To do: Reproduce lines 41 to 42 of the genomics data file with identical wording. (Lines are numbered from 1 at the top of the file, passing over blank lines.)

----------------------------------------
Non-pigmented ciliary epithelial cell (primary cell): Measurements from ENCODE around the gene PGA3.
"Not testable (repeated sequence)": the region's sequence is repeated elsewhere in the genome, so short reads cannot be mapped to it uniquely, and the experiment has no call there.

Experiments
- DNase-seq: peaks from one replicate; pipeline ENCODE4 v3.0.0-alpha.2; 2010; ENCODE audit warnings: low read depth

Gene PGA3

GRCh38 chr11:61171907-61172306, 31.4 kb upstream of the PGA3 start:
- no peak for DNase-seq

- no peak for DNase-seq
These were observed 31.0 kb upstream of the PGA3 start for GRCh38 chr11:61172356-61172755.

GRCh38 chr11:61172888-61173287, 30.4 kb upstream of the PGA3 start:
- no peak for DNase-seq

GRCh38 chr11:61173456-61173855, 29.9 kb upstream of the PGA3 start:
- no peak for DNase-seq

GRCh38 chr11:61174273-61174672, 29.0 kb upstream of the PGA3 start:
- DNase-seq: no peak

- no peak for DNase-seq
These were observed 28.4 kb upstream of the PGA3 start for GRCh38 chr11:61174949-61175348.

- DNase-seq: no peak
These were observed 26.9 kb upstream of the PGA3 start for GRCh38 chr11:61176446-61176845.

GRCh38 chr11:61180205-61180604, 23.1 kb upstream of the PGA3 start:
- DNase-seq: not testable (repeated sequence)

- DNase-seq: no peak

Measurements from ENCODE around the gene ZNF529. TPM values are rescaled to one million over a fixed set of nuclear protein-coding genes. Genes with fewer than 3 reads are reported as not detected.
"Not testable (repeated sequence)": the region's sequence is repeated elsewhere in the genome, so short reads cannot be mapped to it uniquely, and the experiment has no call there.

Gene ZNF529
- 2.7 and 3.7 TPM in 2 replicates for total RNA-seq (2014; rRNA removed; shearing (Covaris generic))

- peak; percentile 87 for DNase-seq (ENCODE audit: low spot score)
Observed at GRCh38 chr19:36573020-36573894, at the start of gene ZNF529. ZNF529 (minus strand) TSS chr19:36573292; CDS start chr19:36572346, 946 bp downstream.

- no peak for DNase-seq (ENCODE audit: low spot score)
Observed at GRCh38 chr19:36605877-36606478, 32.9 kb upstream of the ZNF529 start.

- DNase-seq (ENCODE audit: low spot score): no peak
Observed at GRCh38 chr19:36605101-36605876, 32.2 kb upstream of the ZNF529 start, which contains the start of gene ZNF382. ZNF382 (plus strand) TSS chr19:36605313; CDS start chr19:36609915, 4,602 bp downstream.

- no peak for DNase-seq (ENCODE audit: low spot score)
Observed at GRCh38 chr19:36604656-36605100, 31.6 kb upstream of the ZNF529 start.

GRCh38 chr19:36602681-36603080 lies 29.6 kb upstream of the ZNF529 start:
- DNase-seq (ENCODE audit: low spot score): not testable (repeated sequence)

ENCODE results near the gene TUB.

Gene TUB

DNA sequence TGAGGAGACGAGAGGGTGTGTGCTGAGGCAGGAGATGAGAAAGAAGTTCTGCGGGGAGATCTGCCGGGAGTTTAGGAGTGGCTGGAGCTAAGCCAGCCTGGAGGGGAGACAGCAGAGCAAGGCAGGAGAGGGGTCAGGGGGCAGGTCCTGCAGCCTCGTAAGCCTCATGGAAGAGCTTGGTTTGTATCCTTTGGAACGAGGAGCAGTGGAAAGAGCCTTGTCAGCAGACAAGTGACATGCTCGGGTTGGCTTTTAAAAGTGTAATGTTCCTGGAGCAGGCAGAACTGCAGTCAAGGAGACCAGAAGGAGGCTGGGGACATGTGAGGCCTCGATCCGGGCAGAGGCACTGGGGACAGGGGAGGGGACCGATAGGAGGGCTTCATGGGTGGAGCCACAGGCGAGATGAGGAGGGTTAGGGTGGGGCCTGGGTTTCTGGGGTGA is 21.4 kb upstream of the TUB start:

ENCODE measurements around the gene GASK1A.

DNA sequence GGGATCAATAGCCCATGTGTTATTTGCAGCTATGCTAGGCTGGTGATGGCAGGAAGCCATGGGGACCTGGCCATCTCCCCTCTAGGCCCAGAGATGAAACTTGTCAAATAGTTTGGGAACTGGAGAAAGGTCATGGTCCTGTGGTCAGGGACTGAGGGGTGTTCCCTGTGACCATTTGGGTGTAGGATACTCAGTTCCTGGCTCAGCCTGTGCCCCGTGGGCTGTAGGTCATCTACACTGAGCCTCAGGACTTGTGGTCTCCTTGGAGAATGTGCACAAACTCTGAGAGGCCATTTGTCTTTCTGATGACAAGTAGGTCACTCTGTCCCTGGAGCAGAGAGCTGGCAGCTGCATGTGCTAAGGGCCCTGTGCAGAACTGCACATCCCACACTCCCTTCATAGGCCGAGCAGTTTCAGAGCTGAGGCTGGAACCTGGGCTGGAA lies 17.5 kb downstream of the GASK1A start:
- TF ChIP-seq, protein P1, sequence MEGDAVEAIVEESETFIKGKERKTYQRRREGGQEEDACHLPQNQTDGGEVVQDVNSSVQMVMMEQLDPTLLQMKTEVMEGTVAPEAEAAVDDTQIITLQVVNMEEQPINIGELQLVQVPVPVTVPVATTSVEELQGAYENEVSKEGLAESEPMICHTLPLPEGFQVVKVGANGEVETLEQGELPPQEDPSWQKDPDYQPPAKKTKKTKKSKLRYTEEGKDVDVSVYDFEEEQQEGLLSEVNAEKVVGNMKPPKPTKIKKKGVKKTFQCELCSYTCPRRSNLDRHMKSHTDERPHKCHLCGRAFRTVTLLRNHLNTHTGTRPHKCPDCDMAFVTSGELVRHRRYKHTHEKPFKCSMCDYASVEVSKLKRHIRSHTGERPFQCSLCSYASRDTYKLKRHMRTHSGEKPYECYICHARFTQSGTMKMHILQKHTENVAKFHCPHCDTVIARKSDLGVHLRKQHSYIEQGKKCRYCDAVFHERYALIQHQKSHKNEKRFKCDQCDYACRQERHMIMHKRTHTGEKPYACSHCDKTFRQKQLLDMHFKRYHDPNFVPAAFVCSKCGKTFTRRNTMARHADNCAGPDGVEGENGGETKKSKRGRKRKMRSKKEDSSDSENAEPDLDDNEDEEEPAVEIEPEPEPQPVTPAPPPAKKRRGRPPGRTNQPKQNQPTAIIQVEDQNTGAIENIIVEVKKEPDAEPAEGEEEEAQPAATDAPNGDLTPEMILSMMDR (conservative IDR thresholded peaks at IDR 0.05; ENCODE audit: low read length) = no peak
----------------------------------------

DNA sequence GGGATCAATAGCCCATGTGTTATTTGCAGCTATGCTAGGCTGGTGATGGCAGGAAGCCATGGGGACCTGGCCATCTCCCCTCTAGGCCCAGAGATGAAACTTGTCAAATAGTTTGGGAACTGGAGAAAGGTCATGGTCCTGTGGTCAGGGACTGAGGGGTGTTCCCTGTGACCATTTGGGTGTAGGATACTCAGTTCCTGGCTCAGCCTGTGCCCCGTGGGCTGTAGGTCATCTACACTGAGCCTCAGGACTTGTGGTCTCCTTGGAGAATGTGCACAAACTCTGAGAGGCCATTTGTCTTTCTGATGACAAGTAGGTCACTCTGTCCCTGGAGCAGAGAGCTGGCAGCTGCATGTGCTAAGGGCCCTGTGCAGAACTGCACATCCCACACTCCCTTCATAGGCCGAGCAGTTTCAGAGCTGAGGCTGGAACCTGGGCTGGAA lies 17.5 kb downstream of the GASK1A start:
- TF ChIP-seq, protein P1, sequence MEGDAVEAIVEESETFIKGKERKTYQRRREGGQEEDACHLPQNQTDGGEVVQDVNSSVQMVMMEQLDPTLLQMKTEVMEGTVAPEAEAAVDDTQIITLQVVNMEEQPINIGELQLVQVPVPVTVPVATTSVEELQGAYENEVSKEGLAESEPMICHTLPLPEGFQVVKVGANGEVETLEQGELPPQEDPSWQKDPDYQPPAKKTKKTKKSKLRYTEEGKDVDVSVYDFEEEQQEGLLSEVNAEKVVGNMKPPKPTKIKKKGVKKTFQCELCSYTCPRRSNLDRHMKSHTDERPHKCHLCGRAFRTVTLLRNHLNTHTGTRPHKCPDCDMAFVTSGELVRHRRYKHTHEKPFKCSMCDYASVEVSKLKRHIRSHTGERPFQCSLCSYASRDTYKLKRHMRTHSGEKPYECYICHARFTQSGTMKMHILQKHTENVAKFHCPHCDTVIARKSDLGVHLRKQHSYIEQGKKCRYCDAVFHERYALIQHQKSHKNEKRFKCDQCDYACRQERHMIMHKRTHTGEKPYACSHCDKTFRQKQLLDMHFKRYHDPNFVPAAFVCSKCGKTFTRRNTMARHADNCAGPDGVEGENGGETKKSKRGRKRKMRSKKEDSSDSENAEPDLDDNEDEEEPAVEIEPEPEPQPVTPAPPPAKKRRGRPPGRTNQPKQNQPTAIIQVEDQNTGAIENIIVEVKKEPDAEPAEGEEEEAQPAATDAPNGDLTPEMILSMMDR (conservative IDR thresholded peaks at IDR 0.05; ENCODE audit: low read length) = no peak